What’s wrong with solid “pellets”?
by Tom Gaylord
Writing as B.B. Pelletier
This report covers:
- Diabolo pellet
- The couch coach solution
Today’s report was engendered by yesterday’s report about the AirForce Texan big bore air rifle. Many of you have been discussing the advantages of solid pellets over diabolos
Today I’d like to look at this question a little closer. For starters, let’s call solid pellets what they really are, which is bullets.
A diabolo pellet on the left and a bullet on the right. Let’s call them what they are!
In the 1880s pellets were either solid lead or they were lead with felt glued onto their bottom. In flight the felt caught the air and slowed the slugs down, keeping their nose pointed forward. Just after the turn of the 20th century the invention of the diabolo pellet changed pellets forever.
A felted slug has a small piece of felt glued to the bottom to provide air drag in flight.
The diabolo pellet was named after the diabolo — a European juggling device.
A diabolo is an object jugglers use. The pellet takes its name from them.
The diabolo pellet is far better ammunition for a pellet gun.
The wasp waist and flared hollow tail of the pellet create drag and push the weight forward — all to increase stability in flight. Bullets don’t do that. To stabilize a bullet you have to spin it on its long axis. The longer the bullet is, relative to its width (caliber), the faster it must be spun.This can be done in one of two ways. Either push the bullet faster or increase the rate of the rifling twist.
A .223 bullet weighing 55 grains and fired at 3,000 f.p.s. through a barrel with a 1 twist in twelve inches leaves the muzzle spinning 180,000 rpm. (that’s 3,000 times 60 seconds)That turns out to stabilize the bullet good enough for a couple seconds of flight to perhaps 300-yards. Now, to drive a bullet of that caliber and weight that fast takes a cartridge that produces about 55,000 psi of pressure.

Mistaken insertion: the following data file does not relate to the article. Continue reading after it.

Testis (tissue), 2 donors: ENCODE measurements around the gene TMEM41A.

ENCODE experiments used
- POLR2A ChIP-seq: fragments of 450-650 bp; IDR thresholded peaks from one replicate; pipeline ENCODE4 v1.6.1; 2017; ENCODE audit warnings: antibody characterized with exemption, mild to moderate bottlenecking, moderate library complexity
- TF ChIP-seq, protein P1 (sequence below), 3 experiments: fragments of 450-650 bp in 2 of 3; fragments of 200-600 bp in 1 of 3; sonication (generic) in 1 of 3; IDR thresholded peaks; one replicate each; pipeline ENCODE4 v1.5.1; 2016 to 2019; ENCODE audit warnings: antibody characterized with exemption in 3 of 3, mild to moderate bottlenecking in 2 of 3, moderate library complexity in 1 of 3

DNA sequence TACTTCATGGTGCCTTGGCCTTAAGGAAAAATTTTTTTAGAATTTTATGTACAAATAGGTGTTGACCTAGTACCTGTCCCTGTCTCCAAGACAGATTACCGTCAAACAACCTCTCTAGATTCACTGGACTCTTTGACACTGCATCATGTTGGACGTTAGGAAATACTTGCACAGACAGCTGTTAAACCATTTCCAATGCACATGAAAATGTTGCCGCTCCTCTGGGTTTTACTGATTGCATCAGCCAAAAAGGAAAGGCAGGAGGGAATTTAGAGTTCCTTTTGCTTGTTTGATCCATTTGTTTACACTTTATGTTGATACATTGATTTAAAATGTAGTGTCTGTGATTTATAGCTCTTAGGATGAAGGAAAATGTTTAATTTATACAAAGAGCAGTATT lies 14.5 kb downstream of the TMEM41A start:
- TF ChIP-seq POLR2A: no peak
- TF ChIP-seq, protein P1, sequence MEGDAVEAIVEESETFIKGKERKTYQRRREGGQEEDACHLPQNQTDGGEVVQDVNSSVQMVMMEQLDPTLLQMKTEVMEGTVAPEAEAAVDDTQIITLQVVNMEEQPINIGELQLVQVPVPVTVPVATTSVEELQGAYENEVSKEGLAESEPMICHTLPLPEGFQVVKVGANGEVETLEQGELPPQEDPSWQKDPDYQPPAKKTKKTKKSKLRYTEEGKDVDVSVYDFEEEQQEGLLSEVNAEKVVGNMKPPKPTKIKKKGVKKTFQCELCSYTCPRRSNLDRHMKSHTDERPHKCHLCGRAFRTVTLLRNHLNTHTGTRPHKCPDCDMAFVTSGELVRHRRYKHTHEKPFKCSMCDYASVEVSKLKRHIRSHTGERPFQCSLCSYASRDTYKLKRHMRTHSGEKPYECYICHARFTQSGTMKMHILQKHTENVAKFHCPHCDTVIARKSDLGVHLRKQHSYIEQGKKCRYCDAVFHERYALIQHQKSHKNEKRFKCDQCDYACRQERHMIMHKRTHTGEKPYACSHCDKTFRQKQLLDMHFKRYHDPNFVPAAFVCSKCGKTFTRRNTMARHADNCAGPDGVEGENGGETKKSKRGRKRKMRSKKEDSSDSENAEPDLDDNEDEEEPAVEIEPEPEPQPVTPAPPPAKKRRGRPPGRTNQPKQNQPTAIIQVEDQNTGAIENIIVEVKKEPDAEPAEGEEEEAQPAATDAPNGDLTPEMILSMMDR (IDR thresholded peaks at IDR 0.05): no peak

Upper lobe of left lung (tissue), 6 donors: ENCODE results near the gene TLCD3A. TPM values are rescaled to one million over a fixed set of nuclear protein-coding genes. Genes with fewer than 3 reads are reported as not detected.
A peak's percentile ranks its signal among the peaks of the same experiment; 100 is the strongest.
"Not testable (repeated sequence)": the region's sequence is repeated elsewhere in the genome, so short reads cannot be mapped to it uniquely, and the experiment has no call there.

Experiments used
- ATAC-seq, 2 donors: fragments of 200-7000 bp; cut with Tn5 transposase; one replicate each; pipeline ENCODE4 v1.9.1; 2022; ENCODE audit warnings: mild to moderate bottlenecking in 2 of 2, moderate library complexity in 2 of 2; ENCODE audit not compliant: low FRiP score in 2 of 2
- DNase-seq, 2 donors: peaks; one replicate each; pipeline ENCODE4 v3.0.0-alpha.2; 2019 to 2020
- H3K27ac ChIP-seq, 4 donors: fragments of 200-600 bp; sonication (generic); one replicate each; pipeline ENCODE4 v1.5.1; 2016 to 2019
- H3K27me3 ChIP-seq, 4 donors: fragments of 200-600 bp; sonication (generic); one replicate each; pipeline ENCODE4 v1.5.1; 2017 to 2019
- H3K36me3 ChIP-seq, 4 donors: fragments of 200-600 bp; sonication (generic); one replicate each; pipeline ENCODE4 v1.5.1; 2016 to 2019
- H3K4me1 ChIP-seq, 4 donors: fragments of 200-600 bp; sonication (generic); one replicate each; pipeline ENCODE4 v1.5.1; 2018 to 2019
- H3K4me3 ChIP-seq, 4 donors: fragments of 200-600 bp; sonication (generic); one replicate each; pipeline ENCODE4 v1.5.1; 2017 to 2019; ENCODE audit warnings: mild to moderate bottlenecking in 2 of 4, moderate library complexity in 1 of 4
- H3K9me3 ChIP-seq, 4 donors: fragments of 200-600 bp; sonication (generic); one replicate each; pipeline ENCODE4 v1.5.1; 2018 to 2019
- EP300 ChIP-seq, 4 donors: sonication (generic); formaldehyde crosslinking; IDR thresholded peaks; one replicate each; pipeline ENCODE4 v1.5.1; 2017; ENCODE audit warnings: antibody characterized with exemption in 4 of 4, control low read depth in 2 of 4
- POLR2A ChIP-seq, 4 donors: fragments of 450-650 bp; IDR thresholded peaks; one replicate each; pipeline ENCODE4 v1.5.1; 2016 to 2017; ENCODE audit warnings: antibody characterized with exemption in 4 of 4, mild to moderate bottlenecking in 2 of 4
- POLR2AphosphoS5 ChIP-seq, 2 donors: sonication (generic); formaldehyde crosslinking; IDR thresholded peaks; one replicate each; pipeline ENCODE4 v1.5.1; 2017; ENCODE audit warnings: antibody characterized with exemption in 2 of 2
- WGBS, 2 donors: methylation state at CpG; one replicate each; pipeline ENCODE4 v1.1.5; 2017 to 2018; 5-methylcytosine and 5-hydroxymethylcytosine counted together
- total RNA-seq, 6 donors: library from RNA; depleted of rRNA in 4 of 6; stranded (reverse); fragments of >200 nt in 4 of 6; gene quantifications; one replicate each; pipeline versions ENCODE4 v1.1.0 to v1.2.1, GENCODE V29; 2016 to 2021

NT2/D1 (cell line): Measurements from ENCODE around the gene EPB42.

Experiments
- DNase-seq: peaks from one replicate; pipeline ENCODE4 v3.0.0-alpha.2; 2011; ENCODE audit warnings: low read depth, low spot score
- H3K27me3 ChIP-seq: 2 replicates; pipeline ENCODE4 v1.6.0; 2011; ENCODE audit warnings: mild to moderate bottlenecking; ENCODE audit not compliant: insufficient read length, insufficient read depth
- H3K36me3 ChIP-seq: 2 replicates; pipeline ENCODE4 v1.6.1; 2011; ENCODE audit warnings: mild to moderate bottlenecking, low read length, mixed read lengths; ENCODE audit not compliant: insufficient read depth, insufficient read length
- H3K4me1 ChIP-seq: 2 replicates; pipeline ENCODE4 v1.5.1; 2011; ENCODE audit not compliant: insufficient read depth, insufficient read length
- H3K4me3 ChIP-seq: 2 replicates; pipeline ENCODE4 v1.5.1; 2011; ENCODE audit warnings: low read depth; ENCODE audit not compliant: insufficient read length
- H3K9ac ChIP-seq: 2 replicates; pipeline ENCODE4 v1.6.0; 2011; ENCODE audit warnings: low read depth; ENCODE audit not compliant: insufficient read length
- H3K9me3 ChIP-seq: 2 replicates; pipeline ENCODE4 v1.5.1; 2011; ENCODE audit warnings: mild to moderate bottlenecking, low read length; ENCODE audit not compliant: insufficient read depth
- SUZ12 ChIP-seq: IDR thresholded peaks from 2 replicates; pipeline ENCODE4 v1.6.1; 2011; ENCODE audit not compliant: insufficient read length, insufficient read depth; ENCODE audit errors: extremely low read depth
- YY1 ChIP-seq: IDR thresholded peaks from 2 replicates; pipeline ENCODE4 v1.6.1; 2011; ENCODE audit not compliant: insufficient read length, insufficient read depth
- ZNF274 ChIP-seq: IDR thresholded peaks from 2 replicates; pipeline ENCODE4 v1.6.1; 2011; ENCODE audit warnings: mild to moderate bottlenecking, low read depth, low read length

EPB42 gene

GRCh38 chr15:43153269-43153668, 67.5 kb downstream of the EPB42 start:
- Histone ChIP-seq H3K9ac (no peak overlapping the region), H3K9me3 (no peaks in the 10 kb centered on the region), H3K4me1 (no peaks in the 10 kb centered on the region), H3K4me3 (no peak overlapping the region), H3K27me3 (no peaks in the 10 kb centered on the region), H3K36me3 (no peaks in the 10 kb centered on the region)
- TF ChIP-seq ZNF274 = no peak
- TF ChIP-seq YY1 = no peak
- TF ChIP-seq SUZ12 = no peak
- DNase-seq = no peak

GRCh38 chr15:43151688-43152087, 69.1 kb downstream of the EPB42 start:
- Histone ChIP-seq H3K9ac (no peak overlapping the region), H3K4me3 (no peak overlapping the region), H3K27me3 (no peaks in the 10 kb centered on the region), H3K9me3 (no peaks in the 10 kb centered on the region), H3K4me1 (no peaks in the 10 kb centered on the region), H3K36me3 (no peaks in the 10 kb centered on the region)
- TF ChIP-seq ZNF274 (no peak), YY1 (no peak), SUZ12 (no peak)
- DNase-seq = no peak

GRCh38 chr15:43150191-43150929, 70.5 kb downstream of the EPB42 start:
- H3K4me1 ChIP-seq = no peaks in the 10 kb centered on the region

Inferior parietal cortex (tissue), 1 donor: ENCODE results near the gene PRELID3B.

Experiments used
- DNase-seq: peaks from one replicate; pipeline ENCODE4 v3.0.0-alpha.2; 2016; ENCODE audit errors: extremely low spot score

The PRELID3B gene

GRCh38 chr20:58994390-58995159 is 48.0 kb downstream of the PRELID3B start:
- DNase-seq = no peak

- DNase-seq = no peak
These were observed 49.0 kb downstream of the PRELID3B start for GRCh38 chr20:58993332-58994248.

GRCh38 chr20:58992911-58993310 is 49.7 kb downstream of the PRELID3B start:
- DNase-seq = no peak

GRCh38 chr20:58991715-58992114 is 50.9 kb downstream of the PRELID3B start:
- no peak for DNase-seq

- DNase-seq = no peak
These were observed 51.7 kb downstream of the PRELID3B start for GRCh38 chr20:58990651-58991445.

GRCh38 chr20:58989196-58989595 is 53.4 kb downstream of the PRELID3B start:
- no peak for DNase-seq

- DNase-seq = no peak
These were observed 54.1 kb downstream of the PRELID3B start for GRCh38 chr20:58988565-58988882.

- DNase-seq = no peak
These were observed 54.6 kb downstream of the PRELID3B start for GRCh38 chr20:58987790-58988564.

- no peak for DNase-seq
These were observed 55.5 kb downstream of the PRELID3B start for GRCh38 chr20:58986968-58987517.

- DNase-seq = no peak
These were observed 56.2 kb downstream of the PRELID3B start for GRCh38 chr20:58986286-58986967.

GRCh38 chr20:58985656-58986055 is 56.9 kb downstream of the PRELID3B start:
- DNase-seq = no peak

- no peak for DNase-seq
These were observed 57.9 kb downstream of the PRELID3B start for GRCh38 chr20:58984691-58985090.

But a longer bullet of the same caliber that weighs 69 grains will need a twist rate of one turn in 8 inches. That’s one and one-half revolutions for every foot it travels. There is no way you can drive a bullet of that caliber and weight to 3,000f.p.s., so the twist rate needs to be increased to compensate for the loss of velocity. Pushing it out the spout at 2,700 f.p.s. gets a spin rate of 243,000 rpm, which stabilizes the bullet long enough to fly for almost 6 seconds. The heavier bullet goes slower but remains stable longer and is thus accurate even farther.
These are the games you play with bullets. And you want them to work in airguns?
The couch coach solution
Okay, someone says. If that’s that case I want a .357 big bore with a twist rate of one turn in one inch! A 700 f.p.s. rifle will get the bullet spinning 700 times 60, or 42,000 rpm.
No — it won’t. If an air rifle operating at 3,000 psi can push a 158-grain lead bullet out the muzzle at 700 f.p.s., it does it through a barrel that has a 1:16″ twist. Go to a 1:1″ twist and the exit velocity drops to 250 f.p.s. — if the gun even works at all! To go out at 700 f.p.s. you need 11,000 psi behind the bullet. Try to find that!
This is where a knowledge of black powder shooting really pays off. You soon learn there are limits you can’t get past and you have to learn to operate within those limits. Want to take bigger game? It may not be with higher velocity but with a heavier bullet of larger caliber. Well — isn’t that a lot like airgunning? Sure you can shoot a pellet at 1,300 f.p.s., but it gets you nothing because you can’t hit what you shoot at! But if you shoot at 850 f.p.s. and learn to hit everything, then you have the world on a string!
It’s easy to design the perfect universe where the $300 air rifle puts 10 pellets into 0.15-inches at 25 yards and therefore 0.30-inches at 50 yards and 0.60-inches at 100 yards and so on… But that ain’t the real world.
Said another way, leave the solid pellets to the big bore airguns and firearms.
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